With Cannock Chase becoming such a hub for mountain biking in England, it started to become apparent that there was nothing aimed at the entry-level rider. The existing routes were graded red and black, with nowhere specifically tailored to new riders looking to improve their skills. That’s when another Gary comes in, this time Gary Kelsey, the site manager for Forestry England at Cannock Chase.

“In 2015 I started planning what is now the new blue trail. We got all the agreement and had that plan passed, but we had no money to build the trail”.

Then, when Birmingham’s bid to be the host venue of the Commonwealth Games was successful, Cannock Chase was immediately earmarked as the potential venue for the cross-country event, and that opened up the options to secure funding, as Forestry England’s Recreation Manager, Andy Harvey-Coggins pointed out.

“We have wanted to further develop our cycling offer at Cannock Chase Forest for a long time and being selected as the mountain biking venue for the Birmingham 2022 Commonwealth Games really was the catalyst to make our dreams a reality. The funding from Sport England allowed us to develop our mountain biking offer and make the forest a cycling centre of excellence for the West Midlands.”

In the early stages, the Commonwealth team wanted to build a small section at Cannock Chase, specifically for the games. But Gary and the rest of the Forestry England team were set on having something that would last well beyond that one-day event.

“We needed new trails that would be a legacy, not something that would just be forgotten about. So we went away as an organisation and got funding from Sport England and British Cycling. Because we were hosting the Games our application had a bit more gravitas”.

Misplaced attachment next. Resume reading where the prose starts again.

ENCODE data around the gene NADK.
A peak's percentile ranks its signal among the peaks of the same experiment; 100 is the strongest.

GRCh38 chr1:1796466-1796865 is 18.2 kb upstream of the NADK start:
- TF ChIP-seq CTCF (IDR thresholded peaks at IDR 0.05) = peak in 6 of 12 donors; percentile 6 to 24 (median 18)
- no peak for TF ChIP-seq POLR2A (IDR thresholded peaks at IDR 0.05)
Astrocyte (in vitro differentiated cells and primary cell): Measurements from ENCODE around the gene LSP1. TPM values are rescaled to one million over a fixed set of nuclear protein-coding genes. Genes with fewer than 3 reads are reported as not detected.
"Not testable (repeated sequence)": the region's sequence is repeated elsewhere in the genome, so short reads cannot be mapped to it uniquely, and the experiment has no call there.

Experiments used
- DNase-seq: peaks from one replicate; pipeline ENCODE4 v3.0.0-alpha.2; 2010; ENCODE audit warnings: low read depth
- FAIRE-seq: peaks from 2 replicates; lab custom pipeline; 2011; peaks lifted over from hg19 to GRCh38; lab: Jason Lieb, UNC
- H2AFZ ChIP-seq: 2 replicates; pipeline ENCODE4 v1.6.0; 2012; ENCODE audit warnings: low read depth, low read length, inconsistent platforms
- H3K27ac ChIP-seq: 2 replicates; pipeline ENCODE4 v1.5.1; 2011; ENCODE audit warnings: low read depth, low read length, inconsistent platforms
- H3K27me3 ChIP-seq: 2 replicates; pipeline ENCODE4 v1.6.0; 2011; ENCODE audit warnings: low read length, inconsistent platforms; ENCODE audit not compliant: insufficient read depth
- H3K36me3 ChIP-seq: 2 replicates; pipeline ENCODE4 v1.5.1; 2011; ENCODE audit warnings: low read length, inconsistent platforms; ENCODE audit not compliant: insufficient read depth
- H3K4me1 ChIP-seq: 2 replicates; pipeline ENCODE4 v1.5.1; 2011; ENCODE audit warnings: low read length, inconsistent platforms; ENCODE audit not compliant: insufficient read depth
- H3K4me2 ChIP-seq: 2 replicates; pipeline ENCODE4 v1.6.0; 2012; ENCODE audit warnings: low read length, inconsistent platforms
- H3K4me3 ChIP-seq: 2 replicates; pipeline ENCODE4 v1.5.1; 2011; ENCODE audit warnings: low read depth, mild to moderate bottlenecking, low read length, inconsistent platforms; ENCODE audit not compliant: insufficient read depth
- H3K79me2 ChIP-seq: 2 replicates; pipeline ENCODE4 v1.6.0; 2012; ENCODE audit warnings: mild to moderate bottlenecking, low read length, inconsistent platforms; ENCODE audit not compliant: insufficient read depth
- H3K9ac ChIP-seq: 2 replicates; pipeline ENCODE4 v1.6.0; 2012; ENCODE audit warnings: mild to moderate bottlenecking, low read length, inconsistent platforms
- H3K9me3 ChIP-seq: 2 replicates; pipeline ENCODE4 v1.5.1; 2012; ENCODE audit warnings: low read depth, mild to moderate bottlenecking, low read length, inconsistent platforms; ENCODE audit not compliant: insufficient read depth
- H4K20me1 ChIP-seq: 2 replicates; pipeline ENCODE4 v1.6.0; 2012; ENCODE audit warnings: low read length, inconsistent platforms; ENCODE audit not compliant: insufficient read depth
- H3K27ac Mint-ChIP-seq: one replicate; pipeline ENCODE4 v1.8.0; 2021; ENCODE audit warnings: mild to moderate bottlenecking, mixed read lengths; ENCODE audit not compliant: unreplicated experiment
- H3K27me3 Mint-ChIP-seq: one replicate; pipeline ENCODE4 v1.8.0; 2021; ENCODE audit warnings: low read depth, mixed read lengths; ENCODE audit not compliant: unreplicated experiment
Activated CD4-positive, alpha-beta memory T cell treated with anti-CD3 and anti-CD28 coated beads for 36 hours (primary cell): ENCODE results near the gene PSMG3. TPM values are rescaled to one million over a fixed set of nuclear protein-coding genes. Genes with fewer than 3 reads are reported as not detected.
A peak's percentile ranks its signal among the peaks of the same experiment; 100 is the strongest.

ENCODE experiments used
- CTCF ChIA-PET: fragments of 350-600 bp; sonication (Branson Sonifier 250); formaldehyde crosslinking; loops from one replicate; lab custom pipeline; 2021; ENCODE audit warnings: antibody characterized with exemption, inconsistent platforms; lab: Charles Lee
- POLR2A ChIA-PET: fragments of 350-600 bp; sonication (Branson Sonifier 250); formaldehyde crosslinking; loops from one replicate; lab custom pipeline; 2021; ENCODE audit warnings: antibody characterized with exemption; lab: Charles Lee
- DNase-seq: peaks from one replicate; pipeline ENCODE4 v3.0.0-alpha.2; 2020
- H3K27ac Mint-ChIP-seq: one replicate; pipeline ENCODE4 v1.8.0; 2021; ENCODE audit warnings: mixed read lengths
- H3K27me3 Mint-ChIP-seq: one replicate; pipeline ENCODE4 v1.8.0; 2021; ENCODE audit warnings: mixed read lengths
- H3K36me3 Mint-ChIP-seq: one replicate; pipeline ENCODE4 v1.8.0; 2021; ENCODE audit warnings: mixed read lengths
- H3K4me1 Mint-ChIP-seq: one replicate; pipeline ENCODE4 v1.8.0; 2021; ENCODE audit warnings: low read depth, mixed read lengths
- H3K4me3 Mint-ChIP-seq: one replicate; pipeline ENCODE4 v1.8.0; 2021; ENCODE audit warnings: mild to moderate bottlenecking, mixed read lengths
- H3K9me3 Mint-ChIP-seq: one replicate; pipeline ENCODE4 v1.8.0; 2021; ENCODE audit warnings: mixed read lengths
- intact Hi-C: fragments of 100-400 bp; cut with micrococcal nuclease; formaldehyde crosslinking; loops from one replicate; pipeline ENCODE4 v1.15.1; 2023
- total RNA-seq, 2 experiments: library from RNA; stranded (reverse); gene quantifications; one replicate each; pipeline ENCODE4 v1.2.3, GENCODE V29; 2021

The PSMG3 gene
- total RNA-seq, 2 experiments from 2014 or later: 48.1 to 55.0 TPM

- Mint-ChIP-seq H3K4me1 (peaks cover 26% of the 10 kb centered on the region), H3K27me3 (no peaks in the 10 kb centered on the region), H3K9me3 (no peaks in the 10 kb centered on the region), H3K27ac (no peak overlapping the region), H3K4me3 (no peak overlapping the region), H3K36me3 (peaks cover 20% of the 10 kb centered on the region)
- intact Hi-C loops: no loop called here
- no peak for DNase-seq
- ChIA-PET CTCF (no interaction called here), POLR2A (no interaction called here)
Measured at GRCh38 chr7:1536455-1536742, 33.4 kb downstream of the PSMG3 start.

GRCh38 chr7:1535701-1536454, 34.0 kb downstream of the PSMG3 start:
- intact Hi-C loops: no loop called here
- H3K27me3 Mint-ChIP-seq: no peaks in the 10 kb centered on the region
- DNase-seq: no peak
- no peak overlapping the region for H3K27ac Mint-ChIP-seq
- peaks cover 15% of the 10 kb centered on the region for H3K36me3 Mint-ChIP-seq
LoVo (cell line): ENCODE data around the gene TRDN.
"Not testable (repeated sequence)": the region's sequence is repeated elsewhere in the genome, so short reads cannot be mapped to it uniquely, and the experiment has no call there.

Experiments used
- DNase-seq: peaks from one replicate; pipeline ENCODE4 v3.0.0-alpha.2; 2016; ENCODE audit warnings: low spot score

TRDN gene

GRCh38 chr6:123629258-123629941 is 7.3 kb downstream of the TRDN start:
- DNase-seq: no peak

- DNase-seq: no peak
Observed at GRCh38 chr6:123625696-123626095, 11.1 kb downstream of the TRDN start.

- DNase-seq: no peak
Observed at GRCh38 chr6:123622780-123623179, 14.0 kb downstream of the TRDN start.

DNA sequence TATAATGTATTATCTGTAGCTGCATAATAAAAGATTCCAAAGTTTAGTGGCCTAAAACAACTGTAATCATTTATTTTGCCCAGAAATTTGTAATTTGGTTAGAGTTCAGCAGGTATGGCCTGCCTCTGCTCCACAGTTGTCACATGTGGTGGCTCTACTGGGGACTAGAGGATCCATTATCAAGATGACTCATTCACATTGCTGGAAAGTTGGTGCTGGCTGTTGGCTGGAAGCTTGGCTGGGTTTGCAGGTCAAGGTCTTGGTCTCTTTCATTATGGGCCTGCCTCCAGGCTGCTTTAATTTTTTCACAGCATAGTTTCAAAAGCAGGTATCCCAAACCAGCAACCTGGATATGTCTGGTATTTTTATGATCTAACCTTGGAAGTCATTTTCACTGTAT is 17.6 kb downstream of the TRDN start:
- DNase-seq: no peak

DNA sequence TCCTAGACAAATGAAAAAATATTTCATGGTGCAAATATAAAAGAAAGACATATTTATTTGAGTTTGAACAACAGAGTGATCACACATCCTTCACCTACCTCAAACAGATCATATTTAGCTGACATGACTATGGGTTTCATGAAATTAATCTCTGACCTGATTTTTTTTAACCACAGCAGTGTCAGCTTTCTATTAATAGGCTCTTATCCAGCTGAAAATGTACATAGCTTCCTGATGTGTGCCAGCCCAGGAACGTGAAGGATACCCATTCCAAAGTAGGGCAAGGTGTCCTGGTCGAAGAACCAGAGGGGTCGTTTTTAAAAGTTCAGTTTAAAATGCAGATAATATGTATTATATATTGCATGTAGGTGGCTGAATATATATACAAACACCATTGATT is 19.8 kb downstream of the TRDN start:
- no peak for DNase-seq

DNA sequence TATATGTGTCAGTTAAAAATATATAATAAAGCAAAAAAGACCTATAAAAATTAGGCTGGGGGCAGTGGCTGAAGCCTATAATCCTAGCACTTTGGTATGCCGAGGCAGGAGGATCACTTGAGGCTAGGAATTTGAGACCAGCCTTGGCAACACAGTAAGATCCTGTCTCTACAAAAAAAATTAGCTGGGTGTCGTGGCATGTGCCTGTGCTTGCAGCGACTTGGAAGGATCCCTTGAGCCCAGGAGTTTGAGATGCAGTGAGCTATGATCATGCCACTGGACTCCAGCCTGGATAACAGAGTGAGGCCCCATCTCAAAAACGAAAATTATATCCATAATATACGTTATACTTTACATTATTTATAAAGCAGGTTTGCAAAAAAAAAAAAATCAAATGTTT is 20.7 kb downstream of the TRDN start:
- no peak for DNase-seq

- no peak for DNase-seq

What was built due to that funding will be around long after the Commonwealth Games have ended, but more importantly, it will ensure that the next generation of mountain bikers will love Cannock Chase too. As part of the funding agreement, a small Pedal and Play section for children was built near the trail centre, designed to encourage young children to improve their bike skills before they progress to the newly built Perry’s Trail.

“We needed new trails that would be a legacy, not something that would just be forgotten about."

The trail was named after the Commonwealth Games mascot, a bull called Perry, and will always serve as a nod to the Games and their help in developing Cannock Chase. The trail itself has already become a firm favourite with locals. Whereas Follow the Dog and the Monkey Trail are steep and technical in places, Perry’s Trail flows with ease around a series of berms and rollers. As an introduction to cross-country mountain biking, this trail will provide endless hours of fun for newcomers.

The games themselves created an incredible one-day event that was watched worldwide, showcasing the trails and the surrounding areas, highlighting the fact that anyone can visit Cannock Chase and jump on a bike for an afternoon of pure joy. It was a proud moment for Forestry England, Chase Trails, and all of those volunteers who broke ground and started turning this small forest into a world-class venue. 

And to think, it all started with a Jack Russell called Zak.

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Author Bio

Rob Haggan

Rob Haggan is a freelance outdoor writer and blogger. Based in the UK, Rob can usually be found hiking, mountain biking, paddle boarding or drinking coffee and writing about those things. You can find out more about Rob at his blog, www.weekendadventurers.co.uk.